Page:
There are two types of forecasters, those who don't know and those
who don't know they don't know".
- Howards Marks
Yesterday, my dear friend Nick Kakalisfrom Finance Unlimitedasked me to speak at a networking event. (Disclosure: Finance Unlimited handles my personal insurance)
I should have titled my talk, 'The Gutless Adviser' because for the first 8 minutes or so, was justifying why I don't do forecasts. It made think about all the AFL pre-season predictions the media make and how they compare to the ladder come the start of September. It's a fun exercise when it comes to football, not so much when investing.
It’s rather odd that I'm a Wealth Adviser yet I don't do forecasts. With forecasts, not only do you have to be right, you have to be right quickly. If I predict a market crash, and it happens 10 years later, that doesn't make me right. It makes me early. There is a fair bit of opportunity cost to be had as a result. Below are some selected (and rather cheeky examples) and to why forecasting is virtually impossible, even for those CEO's in the know.
The BHP Billiton (ASX:BHP) board and its CEO at the time, Marius Kloppers, launched a formal bid for rival Rio Tinto (ASX:RIO) on November 8, 2007. The reason why the date has stayed with me is because exactly 7 days earlier, on November 1, the S&P/ASX 200 Index peaked at 6851.5. What fascinates me about this example is, not only did one industry leader (BHP) fail to predict its own cycle, but two. The Rio Tinto board instructed its CEO at the time, Tom Albanese, to REJECT the offer saying 'it was a couple of ball parks away from RIO's true value'. Technically he was right, it was a few ball parks the other way though.
In October 2010, James Packer revealed he had purchased a 15% stake in Ten Network (ASX:TEN) for $245m. He ended up lifting his full stake to 17.88%. Bruce Gordon, a media mogul in his own right, had also paid top dollar for his 13% ownership in the company. And finally, Gina Rinehart, Australia's wealthiest woman, who just wanted to sit on the board and annoy people, also bought a 10% stake in TEN in November 2010 for approximately $1.60 a share. To top things off, Lachlan Murdoch was concerned he had missed out on what he, and others, believed to be a very important and relevant media asset, phoned his friend and convinced James Packer to sell him half his 17.88% stake for approximately $130m. This week, Bruce Gordon and Lachlan Murdoch launched a merger bid for Ten Network. They can now own the whole company for $58m.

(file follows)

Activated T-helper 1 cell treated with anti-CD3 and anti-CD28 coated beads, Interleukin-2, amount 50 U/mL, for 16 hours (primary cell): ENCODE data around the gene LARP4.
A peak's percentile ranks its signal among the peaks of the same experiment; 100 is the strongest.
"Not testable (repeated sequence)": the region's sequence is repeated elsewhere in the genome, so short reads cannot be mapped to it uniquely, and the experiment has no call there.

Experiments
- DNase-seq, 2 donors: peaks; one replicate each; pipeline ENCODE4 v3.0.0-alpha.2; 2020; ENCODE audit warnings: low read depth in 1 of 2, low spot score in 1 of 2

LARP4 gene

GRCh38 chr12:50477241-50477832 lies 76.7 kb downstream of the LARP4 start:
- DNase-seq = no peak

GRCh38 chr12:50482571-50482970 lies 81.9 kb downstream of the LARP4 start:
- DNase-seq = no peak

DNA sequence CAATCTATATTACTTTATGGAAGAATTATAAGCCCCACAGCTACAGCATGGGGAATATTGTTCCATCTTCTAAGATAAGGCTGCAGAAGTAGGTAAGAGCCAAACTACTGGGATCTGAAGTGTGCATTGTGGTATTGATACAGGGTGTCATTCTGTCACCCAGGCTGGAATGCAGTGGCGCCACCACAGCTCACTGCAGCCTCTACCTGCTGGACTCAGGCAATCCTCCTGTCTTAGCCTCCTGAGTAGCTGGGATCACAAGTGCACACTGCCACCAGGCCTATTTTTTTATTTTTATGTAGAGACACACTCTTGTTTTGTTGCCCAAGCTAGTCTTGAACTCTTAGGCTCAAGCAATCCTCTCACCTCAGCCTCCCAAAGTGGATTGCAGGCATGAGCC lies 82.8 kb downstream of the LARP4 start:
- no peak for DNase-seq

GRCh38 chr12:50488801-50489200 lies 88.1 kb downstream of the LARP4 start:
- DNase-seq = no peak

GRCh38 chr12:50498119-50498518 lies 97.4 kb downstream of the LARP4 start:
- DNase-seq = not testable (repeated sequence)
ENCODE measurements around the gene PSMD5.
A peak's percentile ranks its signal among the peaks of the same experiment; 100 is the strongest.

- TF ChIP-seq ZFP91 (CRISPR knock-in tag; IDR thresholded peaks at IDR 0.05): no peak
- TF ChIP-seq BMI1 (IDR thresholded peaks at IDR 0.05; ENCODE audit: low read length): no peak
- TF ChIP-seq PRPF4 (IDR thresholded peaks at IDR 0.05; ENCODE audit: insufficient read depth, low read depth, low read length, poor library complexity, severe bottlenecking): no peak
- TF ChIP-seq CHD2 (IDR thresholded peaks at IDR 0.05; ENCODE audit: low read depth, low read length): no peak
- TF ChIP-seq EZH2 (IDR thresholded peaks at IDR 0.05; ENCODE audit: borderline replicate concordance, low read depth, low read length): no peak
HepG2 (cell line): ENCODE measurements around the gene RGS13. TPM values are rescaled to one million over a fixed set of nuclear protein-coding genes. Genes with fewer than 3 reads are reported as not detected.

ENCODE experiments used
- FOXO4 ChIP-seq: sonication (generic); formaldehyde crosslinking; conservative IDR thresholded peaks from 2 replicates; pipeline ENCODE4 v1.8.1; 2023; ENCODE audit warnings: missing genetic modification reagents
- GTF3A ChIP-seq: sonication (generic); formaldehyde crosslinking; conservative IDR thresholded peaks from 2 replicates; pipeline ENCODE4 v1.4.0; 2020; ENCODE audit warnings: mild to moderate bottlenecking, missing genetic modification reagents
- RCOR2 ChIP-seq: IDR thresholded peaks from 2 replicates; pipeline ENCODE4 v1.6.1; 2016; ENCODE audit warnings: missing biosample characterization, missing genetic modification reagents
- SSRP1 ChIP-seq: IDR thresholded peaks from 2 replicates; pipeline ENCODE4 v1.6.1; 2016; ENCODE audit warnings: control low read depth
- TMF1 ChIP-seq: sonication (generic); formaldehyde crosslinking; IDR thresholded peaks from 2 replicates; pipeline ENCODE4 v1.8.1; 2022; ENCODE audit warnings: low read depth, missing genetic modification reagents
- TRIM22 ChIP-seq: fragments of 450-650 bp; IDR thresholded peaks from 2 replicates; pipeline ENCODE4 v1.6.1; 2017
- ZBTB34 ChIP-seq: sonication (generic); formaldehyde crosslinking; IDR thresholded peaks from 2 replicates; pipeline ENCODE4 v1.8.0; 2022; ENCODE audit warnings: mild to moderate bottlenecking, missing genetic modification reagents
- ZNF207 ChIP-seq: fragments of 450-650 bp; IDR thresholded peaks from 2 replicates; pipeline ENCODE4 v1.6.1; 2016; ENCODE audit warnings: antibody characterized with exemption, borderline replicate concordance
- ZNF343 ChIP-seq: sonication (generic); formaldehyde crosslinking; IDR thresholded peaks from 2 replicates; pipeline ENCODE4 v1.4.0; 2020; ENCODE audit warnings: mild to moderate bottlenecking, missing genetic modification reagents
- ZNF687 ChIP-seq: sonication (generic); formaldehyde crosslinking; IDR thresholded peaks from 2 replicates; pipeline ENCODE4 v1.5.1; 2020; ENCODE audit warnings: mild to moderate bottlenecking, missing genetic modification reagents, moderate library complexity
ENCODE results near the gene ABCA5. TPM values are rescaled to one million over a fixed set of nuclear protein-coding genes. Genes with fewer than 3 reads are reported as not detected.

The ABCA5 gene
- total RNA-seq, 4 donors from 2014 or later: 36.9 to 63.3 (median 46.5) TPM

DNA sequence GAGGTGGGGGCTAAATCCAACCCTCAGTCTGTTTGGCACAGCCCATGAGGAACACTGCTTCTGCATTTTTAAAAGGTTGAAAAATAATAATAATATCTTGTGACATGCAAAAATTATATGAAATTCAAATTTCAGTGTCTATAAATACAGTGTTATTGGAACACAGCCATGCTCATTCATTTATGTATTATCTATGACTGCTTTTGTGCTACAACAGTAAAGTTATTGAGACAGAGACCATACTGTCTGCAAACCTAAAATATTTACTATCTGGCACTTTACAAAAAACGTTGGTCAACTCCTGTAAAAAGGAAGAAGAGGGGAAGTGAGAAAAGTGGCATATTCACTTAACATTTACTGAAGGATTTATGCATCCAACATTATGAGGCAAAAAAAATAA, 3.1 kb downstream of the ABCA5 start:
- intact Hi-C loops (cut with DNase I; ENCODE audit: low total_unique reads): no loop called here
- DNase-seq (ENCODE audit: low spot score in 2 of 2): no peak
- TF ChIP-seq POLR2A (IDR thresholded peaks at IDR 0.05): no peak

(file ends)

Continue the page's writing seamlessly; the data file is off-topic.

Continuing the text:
Trump. Brexit. Two other reasons why reading 'Market Outlook' forecasts in January are not a good allocation of one’s time.
Not for a second am I suggesting I'm smarter than these successful business people. Far from it. I'm instead using them as examples to illustrate how difficult it is to forecast what will happen in the future, despite one’s pedigree or experience.
So OK smartarse...what am I supposed to do?
You can allocate capital in one of two ways.
You can construct a diversified portfolio, with some basic sophistication, and if you have a long enough time horizon and reasonable temperament, it will do quite well.
The second way is based on a grand declaration or fanaticism. Screaming to anyone who will listen, 'the bloke with the funny haircut will bomb someone, sell everything and buy Gold'. Then you wait, and wait and wait, anchoring yourself to that grand declaration. It significantly increases your probability of suffering permanent capital loss or if you're lucky, severe opportunity cost, which is still costly. Keep in mind, this type of investing is likely to turn you into a fanatic. What is fanatic? Someone who won't change their mind and won't change the subject.
Footy Predictions are fun and making grand declarations about who will win the premiership gives you a great reason to brag to your mates about how great you are, but there usually isn't any cost associated with that apart from looking like a chook when you get it wrong.